Peace

Re: Reduced Filament Voltage
« Reply #6 on: March 27, 2009, 09:27:26 AM »
  To briefly continue: Not only do we see reduced filament voltage in tube mics, but we also see the tube run waaaay under it's specs.  (Thanks Gyraf)  I am a tubehead and I WANT to get the most out my favorite little glowbugs.  Peace

rodabod

Re: Reduced Filament Voltage
« Reply #7 on: March 27, 2009, 09:59:31 AM »
As Gus said already, it's a bit of a suck-it-and-see. Some cathodes won't like it.

Since setting up a valve is a bit of a simultaneous equation, changing the heater voltage considerably means you should pay attention to the operating point of the valve, as you may find that it shifts as you vary the heater voltage.
Quote from: tv
punchy fat bastard chip

Re: Reduced Filament Voltage
« Reply #8 on: March 27, 2009, 10:09:16 AM »
  Thoughts of the old EVH tone on those first few records: an old Marshall on a variac turned down to 89 vac.  Hmmmmm

analag

Re: Reduced Filament Voltage
« Reply #9 on: March 27, 2009, 12:53:35 PM »
I use 5 to 5.5V on tubes all the time. In terms of lifespan it really is not that much of a difference.
« Last Edit: March 27, 2009, 01:39:36 PM by analag »
Audio engineering suffers from misinformation, disinformation, and downright lying more than most fields of endeavour.


Gus

Re: Reduced Filament Voltage
« Reply #10 on: March 27, 2009, 03:19:28 PM »
I have played with underheating tubes and this is a good case of it depends.
  Some tubes go noisy in tube microphone circuits when underheated.  The best thing to do is read up on oxides and cathode alloys and do a bunch of experiments.   I built different tube circuits and measured and listened.  Sometimes a tube sound better underheated sometimes it is noisy and sometimes I don't hear much of a difference.  It depends on a bunch of stuff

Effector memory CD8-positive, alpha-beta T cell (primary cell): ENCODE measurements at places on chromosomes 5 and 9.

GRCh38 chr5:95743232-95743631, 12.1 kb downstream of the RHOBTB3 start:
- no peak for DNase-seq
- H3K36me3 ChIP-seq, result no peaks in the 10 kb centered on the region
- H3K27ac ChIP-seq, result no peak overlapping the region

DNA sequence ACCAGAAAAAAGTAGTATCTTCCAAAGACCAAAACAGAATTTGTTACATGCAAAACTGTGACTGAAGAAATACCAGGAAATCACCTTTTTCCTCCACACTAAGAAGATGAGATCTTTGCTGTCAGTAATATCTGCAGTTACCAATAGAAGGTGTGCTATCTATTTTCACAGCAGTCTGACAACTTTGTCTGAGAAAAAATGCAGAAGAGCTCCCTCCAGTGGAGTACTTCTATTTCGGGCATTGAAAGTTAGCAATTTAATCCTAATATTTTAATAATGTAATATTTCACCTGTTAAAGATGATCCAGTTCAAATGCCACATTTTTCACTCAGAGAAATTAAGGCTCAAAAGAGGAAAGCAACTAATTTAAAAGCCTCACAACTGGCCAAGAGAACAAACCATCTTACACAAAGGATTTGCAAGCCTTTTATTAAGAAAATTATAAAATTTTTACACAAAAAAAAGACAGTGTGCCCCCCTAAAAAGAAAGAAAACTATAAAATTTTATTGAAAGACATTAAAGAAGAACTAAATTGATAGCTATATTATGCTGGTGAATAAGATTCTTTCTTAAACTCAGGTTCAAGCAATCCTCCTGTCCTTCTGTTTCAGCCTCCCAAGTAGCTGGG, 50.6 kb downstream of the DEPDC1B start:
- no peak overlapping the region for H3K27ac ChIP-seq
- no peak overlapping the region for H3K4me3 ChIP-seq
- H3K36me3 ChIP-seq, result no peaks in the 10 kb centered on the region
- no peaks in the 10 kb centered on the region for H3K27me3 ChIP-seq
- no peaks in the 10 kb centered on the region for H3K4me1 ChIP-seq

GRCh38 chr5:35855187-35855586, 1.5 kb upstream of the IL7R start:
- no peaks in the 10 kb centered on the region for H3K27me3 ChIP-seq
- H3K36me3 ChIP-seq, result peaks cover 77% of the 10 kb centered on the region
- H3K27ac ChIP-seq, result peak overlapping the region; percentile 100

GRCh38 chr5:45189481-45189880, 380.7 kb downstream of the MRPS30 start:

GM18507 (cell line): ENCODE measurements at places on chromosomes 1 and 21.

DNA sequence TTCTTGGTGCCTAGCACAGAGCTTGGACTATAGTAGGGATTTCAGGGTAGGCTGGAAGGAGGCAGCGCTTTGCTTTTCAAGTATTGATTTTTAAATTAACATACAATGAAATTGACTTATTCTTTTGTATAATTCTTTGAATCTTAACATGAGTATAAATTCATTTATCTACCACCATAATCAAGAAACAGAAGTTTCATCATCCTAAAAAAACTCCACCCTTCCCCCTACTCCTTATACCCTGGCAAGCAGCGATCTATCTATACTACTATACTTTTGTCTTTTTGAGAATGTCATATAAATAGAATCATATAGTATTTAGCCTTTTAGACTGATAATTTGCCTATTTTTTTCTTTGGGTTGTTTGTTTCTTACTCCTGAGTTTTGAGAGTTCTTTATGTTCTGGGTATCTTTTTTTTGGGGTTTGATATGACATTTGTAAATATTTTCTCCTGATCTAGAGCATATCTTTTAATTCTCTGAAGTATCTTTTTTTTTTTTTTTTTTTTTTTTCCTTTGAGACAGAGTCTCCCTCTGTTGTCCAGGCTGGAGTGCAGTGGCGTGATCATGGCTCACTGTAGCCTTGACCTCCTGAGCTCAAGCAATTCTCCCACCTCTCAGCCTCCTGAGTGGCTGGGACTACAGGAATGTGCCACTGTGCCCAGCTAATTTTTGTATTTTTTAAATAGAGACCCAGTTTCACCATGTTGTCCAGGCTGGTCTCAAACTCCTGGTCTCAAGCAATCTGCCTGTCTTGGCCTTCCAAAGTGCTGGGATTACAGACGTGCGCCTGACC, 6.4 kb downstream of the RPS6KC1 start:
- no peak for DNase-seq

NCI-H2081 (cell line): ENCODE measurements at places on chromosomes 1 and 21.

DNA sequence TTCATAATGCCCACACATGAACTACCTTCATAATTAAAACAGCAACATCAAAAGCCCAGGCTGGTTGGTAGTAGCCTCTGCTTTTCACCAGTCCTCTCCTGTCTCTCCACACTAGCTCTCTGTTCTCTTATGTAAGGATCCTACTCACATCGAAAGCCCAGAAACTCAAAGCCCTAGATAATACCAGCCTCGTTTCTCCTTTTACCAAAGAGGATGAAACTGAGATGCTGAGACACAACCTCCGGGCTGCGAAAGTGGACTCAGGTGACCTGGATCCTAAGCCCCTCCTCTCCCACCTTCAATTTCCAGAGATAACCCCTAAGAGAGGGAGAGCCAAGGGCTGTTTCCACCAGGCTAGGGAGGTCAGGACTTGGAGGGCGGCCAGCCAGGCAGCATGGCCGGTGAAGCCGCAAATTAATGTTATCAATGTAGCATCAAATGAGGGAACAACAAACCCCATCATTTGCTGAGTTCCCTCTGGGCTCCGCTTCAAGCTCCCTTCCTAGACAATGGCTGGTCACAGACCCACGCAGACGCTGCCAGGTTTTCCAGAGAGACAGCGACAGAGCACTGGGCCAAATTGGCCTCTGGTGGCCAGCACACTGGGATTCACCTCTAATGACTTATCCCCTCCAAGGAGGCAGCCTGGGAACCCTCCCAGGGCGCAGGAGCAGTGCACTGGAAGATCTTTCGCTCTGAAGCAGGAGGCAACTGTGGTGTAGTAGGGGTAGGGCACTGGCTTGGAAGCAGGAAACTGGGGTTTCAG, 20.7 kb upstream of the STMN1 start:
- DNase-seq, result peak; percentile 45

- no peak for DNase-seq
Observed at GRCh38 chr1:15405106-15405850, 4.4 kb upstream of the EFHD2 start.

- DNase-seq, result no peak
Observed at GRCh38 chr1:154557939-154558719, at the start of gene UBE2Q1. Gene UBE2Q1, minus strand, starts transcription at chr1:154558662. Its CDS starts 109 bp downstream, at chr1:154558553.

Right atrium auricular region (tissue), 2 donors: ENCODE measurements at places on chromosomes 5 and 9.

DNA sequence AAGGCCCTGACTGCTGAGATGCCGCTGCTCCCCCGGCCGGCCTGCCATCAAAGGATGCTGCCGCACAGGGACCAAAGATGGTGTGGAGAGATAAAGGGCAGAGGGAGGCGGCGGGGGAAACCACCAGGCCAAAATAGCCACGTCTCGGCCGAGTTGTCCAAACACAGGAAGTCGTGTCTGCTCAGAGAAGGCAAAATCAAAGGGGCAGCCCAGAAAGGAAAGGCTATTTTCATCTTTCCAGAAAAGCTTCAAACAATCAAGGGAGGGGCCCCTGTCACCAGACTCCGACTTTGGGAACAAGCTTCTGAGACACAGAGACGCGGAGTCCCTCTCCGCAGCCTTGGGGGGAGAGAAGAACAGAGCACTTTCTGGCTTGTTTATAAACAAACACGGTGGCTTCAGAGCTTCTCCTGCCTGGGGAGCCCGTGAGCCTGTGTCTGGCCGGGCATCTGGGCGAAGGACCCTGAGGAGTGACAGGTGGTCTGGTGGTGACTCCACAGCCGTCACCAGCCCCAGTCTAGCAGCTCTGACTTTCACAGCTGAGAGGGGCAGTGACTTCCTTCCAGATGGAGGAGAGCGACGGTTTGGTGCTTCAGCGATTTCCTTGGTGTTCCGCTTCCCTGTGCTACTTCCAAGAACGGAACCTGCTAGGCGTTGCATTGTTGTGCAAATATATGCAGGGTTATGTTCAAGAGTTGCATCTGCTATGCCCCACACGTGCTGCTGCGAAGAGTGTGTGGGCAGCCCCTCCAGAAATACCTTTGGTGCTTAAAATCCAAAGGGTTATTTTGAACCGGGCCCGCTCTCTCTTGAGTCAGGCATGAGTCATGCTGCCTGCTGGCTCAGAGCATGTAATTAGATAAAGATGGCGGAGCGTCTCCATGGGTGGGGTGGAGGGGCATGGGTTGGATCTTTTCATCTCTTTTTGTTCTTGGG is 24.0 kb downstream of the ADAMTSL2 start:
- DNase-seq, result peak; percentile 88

The VM1 I looked at runs at 5.4VDC.

Re: Reduced Filament Voltage
« Reply #11 on: March 27, 2009, 11:34:44 PM »
  Okay here's the skinny on a ECC802 (a 12AU7 variant from JJ) I have the tube being run at 9.3vac.  This is  about a 26% reduction in filament voltage and I do hear imaging differences.  What does surprise me is how well everything hangs together.  Plate voltage is 100v, 1k on the cathodes, 56k plate load resistors passing audio quite well into my hacked stereo.  The soundstage sounds forward, but thick at the same time.  I like it.  This sound is not for everything, but I just have Sunrise On The Sufferbus on right now.  I'll try some Nick Drake, Jane Child, Pink Floyd and Mastodon and see if I like what it does to extremes.

  Peace, C

Re: Reduced Filament Voltage
« Reply #12 on: March 28, 2009, 12:22:07 AM »
  I have an OLD 6SN7 that is the holy grail of fuzzy warmth that I use when I want a sound from my rig that is thick enough to walk on.  The JJ ECC802 in this configuration can duplicate it AND deliver more clarity.  I must sound like an audiophile bonehead, but damn I love this stuff.  Mastodon sounds like its going to kill you with THICKNESS.  This is what I was hoping for: something to get me the results that could only previously get with a RARE nos octal.

  I know that the other factors come into play: The tube is loafing along at 0.1 of a watt 1ma at 100v.  But this is the stink that I want!

  I've got King's X's XV on right now and dUg Pinnick sounds like he's singing from my bench!

  By the way if you saw the PS2, the hacked into triode flea powered EL84 amp culled from an old console stereo a pair of cheap 'n cheerful speakers and the tack-soldered mess that is the working circuit on my bench you would laff yer azz off and say: HOW IS THIS POSSIBLE!?!?

  I know from my experience as a guitar amp tech that so much of what we love of tubes for is their distortion products.  This experiment is no exception: How could I duplicate a sound only ONE tube could give me.  This experiment shows me that it's possible to get tubes to behave in sonically delicious ways that I can have control over and that's what this is about for me: making junk sing.